The Soldotna City Council unanimously passed two resolutions at Wednesday night’s meeting.
The first resolution was the dedication of the Soldotna Council Chamber in memory of Patricia Burdick.
Burdick served as the Soldotna city clerk for 25 years, from 1978 to 2003.
Carol Freas, retired city clerk, advocated for the dedication of the chamber. Burdick was not only a mentor and “fountain of clerk knowledge” to Freas, who began her city clerk career in Kenai in 1990, but also a friend.
After the council passed the resolution, Mayor Nels Anderson smiled as he posed for photos with Burdick’s family whiling holding the dedication plaque.
Near the end of the meeting, during the councilmembers’ comments, councilmember Pete Sprague expressed his gratitude with the council chamber dedication.
“I’m really pleased that we did pass the resolution dedicating the council chambers to Pat Burdick’s memory,” he said. “She was the first clerk I had the pleasure to work with; she was an excellent resource and really helped me as newly elected councilmember to just kind of learn the ropes.”
The second resolution passed at the Wednesday meeting was to authorize City Manager Mark Dixson to enter a contract with PDC Inc. Engineers — based in Anchorage and Fairbanks — to develop the Soldotna Safe Routes to School Plan.
The city solicited proposals from professional consulting firms through advertisements in the Peninsula Clarion and the Anchorage Daily News in February.
Five proposals were received, evaluated and ranked by a committee. PDC Inc. Engineers was ranked as the first choice by each committee member, and a contract was negotiated with the company in the amount of $59,900.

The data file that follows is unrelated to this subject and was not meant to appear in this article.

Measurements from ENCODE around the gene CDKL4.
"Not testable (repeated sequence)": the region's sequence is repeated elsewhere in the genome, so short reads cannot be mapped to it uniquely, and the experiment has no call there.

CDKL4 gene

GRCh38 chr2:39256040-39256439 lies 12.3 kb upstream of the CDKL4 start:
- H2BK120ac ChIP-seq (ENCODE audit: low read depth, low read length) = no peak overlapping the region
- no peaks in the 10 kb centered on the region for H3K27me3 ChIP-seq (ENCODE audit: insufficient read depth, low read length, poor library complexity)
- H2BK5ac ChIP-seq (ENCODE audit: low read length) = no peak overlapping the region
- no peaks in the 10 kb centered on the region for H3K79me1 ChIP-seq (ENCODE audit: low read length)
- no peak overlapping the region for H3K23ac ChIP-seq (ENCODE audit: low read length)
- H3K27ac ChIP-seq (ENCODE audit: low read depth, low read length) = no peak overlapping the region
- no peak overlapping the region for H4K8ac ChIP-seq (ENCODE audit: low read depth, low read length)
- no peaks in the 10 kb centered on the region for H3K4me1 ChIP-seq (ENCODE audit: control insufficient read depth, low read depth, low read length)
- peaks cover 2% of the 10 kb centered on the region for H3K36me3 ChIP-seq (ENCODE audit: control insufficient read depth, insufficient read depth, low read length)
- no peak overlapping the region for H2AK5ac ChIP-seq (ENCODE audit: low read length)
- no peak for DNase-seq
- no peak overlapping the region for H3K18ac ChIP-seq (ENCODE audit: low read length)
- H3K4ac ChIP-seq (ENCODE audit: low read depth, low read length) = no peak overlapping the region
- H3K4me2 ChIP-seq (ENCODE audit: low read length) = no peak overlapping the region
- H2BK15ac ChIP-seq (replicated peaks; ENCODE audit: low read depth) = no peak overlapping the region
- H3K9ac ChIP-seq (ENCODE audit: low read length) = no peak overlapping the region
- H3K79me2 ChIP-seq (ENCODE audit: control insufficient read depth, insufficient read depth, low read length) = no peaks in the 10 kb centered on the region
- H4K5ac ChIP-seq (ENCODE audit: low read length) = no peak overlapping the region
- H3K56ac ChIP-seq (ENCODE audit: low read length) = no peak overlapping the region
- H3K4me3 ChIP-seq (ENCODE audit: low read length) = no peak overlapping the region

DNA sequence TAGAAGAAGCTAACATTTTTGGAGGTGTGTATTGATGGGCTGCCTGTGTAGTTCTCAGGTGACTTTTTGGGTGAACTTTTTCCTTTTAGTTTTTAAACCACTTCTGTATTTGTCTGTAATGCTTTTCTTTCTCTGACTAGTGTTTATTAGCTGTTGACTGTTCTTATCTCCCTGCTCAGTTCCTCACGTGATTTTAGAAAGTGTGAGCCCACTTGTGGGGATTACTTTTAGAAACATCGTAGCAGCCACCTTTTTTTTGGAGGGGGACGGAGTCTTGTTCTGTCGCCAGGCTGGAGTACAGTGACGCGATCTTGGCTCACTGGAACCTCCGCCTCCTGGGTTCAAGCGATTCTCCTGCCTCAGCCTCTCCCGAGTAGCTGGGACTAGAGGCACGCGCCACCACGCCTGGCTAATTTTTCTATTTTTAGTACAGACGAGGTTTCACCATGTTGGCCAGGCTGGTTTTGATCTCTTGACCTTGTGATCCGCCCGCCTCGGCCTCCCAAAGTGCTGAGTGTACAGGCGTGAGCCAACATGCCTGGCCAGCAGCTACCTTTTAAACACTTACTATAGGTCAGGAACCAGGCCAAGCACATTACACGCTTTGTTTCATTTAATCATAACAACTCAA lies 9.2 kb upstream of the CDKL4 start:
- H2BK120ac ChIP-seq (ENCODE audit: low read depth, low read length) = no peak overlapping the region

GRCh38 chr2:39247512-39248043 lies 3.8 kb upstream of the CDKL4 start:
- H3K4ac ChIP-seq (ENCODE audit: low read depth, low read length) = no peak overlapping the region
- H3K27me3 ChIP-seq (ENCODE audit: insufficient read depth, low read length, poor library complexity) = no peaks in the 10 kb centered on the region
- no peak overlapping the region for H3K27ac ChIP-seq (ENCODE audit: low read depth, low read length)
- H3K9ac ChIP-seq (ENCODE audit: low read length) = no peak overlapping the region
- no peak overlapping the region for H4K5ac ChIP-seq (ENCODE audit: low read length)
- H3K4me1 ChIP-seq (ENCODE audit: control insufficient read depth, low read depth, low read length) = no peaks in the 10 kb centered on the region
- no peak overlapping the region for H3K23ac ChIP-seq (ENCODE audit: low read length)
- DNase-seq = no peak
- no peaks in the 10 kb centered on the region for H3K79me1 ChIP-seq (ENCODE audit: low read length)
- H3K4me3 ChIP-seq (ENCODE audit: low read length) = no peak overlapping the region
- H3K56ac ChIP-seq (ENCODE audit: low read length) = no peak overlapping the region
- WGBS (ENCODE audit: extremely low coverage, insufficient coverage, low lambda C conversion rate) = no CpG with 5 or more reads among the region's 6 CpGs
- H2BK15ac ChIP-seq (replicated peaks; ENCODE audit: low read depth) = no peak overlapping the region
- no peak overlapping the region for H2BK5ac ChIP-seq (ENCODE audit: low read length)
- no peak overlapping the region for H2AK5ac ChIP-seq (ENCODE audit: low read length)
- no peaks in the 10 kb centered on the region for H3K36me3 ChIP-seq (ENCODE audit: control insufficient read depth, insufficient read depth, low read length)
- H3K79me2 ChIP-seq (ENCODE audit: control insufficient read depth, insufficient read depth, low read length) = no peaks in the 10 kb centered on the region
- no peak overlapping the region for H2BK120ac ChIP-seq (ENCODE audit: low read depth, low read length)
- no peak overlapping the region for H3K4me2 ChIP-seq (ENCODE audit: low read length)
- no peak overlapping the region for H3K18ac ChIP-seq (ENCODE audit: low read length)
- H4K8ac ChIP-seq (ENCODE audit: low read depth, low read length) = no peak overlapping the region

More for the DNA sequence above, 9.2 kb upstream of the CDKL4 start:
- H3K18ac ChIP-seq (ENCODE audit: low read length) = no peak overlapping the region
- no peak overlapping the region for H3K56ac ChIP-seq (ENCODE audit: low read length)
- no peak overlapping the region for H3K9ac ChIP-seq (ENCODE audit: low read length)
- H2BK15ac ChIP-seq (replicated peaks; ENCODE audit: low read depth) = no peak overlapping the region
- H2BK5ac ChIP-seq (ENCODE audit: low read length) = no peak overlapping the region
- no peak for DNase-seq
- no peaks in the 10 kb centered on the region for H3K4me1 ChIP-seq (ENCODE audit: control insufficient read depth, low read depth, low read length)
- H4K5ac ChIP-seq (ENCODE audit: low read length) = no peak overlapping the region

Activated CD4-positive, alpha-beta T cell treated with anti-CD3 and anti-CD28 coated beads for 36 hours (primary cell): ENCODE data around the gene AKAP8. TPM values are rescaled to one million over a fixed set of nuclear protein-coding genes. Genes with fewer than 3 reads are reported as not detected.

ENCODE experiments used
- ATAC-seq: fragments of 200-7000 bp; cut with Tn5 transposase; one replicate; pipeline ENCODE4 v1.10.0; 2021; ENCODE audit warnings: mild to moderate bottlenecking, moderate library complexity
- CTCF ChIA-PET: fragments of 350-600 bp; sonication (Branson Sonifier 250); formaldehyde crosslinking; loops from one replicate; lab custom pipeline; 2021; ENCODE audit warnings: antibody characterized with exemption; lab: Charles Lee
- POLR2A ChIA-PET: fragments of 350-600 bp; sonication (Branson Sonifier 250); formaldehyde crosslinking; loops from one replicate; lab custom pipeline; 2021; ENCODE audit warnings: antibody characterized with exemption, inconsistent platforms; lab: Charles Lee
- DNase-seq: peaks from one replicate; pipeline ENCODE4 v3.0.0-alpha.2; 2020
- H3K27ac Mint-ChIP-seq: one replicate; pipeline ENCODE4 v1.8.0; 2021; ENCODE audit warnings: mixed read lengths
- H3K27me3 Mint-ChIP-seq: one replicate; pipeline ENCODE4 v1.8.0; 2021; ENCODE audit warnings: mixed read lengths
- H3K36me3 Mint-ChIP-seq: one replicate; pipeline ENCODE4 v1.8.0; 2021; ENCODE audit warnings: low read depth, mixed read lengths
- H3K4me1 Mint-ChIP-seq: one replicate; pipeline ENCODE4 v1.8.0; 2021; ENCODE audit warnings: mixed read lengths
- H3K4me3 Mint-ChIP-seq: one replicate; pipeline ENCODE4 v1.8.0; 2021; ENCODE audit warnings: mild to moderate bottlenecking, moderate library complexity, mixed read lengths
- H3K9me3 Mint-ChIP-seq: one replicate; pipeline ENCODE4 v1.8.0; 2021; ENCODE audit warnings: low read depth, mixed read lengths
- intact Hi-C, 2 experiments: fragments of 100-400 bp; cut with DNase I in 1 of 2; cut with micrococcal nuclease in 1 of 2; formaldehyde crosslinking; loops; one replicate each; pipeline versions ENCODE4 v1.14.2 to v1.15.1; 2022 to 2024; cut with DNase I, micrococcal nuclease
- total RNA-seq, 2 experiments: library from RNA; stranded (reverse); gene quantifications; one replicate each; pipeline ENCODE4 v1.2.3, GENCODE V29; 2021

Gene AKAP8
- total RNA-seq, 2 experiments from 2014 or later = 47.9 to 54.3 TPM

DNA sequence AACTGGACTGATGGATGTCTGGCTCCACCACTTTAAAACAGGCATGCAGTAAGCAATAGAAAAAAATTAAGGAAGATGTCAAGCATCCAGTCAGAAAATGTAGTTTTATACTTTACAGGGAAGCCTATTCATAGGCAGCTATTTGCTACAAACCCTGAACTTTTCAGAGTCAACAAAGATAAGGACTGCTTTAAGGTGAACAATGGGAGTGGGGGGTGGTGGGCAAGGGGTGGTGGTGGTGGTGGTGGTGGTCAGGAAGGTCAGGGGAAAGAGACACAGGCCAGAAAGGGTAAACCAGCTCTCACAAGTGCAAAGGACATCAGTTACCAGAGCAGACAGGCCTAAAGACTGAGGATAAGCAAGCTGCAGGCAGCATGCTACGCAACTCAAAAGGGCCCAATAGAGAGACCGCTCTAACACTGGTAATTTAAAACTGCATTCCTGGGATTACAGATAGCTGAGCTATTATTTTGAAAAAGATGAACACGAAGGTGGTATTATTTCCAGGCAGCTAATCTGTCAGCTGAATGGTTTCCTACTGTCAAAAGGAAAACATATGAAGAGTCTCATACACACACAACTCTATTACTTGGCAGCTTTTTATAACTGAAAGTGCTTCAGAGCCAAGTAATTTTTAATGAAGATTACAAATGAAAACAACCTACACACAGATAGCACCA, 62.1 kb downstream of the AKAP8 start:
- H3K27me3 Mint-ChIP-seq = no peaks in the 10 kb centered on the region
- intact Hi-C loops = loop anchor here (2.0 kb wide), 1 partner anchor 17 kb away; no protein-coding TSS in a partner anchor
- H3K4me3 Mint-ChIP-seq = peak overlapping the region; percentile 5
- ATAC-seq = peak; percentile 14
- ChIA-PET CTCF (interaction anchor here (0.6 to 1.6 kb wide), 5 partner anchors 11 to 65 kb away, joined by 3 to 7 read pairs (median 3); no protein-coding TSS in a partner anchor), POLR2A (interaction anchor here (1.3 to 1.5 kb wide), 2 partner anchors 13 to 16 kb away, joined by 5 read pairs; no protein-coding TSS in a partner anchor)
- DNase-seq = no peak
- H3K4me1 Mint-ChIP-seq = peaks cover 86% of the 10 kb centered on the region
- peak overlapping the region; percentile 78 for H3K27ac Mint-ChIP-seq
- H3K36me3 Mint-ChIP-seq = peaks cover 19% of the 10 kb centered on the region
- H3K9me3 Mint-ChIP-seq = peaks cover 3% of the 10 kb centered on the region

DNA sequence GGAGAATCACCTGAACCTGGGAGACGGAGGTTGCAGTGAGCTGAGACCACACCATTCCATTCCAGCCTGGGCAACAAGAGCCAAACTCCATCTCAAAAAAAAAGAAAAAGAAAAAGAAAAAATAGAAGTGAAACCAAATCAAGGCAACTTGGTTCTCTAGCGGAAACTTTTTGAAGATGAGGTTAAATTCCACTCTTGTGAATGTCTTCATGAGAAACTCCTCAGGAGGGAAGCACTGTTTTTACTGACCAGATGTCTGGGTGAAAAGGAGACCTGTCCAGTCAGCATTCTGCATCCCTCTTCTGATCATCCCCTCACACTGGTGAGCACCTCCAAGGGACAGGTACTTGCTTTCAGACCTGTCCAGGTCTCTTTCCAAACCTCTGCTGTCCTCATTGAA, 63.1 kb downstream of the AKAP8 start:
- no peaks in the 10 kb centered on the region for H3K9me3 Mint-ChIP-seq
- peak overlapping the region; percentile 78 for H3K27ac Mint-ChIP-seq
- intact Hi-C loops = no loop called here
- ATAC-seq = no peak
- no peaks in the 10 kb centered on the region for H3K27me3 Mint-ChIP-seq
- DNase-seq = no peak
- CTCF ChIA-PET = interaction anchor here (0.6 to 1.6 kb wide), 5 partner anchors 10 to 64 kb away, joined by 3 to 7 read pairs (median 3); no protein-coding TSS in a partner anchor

The plan is funded through a $65,600 grant from the State of Alaska Department of Transportation and Public Facilities.
Stephanie Queen, director of planning and community development, said the resolution will allow PDC Inc. Engineers to gather public input, evaluate their findings, make recommendations and develop the plan. The city will likely work closely with the Kenai Peninsula Borough School District to get information to the public and gather input. The plan will include the Soldotna elementary schools and the middle school.
Vice mayor and councilmember Brenda Hartman was curious if the plan would include safe houses to and from school.
“If there’s a moose out there or something and they (students) feel like they need to get to a house or something on their way, I didn’t know if that was part of this plan,” she said.
Queen said she expects some of the recommendations will include cost estimates, infrastructure needs and programmatic ideas such as bike trails and parents walking students to and from school buses.
Councilmember John Czarnezki said that when he’s taken his daughter to school he’s noticed kids in the winter struggle to get through the snow. He said he is “really excited about this program.”
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